50 countries beyond the Andes. As a result, the cloud of uncertainty that has enveloped this grain for more than four centuries is beginning to disappear.
Indeed, quinoa seems like a grain of the future. Already demand is rising in the United States. Boxes of grain, flour, or pasta can now be bought in health food stores and supermarkets from Los Angeles to Boston. More than 750 tons of quinoa grain were sold in 1988, most of it imported from South America. Quinoa has been widely featured in newspaper and magazine accounts of promising new foods for the American dinner table. It is generating similar enthusiasm among consumers in Switzerland, and seems likely to do so in many more countries.
Andean Region. With recent advances in commercial methods for removing the bitter ingredients, a major impediment to expanding quinoa utilization is being overcome. The plant is well adapted to many parts of the Andes where the need for more food and a better nutritional balance is great. It seems likely that quinoa will become ever more important in diets of both the highland villagers and urban settlers. Because it is now primarily a food of campesinos and poorer classes, increasing its production is a good way to improve the diets of the most needy sector of society.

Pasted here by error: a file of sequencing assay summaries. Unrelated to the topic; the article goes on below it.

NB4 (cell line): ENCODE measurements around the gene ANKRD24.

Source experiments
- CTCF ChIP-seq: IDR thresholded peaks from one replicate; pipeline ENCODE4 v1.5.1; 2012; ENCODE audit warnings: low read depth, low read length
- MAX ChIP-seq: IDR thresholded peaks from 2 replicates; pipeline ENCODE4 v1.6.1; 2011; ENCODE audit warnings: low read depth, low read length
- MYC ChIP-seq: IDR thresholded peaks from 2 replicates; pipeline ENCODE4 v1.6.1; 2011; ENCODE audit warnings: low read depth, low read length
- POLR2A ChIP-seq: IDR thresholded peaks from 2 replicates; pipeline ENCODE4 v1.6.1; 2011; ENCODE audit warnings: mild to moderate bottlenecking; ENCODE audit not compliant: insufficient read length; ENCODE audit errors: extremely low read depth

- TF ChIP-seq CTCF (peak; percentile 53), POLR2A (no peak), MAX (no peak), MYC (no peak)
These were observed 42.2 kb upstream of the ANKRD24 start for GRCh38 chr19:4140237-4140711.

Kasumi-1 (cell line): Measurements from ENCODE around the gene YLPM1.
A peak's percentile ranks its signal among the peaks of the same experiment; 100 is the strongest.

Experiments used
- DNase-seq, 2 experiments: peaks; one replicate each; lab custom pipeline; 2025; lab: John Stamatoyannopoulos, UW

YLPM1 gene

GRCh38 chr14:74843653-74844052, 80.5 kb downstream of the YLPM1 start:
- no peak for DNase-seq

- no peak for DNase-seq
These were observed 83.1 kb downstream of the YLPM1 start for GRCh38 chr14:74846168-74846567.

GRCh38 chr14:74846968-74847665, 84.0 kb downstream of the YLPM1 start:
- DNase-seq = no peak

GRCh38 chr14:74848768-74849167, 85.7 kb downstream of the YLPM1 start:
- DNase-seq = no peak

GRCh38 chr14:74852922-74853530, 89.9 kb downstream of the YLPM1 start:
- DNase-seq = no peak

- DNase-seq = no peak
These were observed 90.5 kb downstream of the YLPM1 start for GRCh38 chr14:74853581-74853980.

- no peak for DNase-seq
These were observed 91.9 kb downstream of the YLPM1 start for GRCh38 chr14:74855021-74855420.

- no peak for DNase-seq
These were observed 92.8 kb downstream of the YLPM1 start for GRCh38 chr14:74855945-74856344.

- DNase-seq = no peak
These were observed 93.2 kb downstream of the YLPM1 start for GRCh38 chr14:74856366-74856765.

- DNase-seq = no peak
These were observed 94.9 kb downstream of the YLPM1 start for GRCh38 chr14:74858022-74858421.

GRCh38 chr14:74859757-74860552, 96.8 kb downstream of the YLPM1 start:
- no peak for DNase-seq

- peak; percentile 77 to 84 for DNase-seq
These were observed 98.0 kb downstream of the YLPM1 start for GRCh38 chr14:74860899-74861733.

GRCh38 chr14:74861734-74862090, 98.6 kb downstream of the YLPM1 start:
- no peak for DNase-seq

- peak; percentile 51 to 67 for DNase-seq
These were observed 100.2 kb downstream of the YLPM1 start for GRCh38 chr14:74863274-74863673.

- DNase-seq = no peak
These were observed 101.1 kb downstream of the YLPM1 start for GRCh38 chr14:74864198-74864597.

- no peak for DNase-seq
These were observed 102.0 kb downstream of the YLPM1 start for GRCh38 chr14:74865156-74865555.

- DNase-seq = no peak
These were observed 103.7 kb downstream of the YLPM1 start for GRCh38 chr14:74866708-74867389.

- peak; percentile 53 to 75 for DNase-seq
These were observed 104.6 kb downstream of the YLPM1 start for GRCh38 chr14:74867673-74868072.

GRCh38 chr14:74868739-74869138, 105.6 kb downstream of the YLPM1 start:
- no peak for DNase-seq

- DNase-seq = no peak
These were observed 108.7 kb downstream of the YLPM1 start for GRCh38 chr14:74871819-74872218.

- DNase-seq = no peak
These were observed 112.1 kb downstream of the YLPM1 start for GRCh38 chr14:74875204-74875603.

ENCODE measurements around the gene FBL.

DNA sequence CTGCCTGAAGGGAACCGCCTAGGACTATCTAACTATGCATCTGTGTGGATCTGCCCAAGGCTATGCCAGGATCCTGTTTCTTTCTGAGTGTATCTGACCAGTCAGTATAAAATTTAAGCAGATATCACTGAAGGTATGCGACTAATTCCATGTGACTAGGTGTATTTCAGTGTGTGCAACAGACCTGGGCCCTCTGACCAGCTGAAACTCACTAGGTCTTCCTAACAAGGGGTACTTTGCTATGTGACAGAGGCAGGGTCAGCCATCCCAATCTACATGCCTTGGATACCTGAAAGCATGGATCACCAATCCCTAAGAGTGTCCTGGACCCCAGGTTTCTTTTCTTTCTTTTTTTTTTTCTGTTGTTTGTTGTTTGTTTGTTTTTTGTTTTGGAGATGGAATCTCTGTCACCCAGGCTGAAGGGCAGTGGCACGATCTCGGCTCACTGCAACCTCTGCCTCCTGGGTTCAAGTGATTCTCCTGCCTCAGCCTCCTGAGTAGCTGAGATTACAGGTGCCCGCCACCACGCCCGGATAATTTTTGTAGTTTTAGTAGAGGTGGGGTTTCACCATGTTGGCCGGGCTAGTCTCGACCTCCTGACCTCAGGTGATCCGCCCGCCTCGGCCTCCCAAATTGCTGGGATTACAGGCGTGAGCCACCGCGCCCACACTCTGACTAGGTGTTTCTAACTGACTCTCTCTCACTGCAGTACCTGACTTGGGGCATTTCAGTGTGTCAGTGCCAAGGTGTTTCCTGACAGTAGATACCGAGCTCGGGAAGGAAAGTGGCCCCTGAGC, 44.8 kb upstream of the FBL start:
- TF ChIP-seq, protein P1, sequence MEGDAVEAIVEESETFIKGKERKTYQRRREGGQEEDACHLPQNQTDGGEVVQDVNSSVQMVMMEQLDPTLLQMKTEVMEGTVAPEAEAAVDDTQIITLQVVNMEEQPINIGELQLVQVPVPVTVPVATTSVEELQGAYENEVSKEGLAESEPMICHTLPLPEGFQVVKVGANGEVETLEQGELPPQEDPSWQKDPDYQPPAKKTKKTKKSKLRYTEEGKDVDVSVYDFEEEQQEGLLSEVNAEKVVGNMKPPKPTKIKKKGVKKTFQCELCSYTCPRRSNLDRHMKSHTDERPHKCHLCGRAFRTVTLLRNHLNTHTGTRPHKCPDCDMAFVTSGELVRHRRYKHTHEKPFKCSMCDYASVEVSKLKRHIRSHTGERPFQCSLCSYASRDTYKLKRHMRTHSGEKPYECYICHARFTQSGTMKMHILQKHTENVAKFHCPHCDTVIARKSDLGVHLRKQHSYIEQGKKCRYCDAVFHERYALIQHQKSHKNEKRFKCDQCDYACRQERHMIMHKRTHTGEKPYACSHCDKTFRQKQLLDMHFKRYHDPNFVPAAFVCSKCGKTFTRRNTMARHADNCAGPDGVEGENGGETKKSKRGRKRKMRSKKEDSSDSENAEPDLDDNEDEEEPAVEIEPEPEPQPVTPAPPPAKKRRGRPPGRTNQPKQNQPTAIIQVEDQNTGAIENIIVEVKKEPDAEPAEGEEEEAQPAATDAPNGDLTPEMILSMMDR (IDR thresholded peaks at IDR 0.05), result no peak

Quinoa also shows export potential. The most desirable varieties are currently best adapted to cultivation in the Andean region itself, and the long-term prospects for quinoa exports, although uncertain, seem promising.
Increased foreign demand for quinoa has not always meant increased production within the Andes. (Reportedly, supply has remained static while prices increased.) Decision makers throughout the region should ensure that production increases to fill overseas demand, and that poor people get the maximum benefit from quinoa as both a food crop and a cash crop.
Other Developing Areas. Quinoa seems particularly promising for improving life and health in marginal upland areas. It probably could be cultivated in highland tropical regions, such as elevated parts of Ethiopia, the Himalayas, and Southeast Asia. The malted grains and flour hold promise as a weaning food for infants, and it is noteworthy that child malnutrition is common in many of these areas. Also, quinoa is one of the best leaf-protein-concentrate sources.3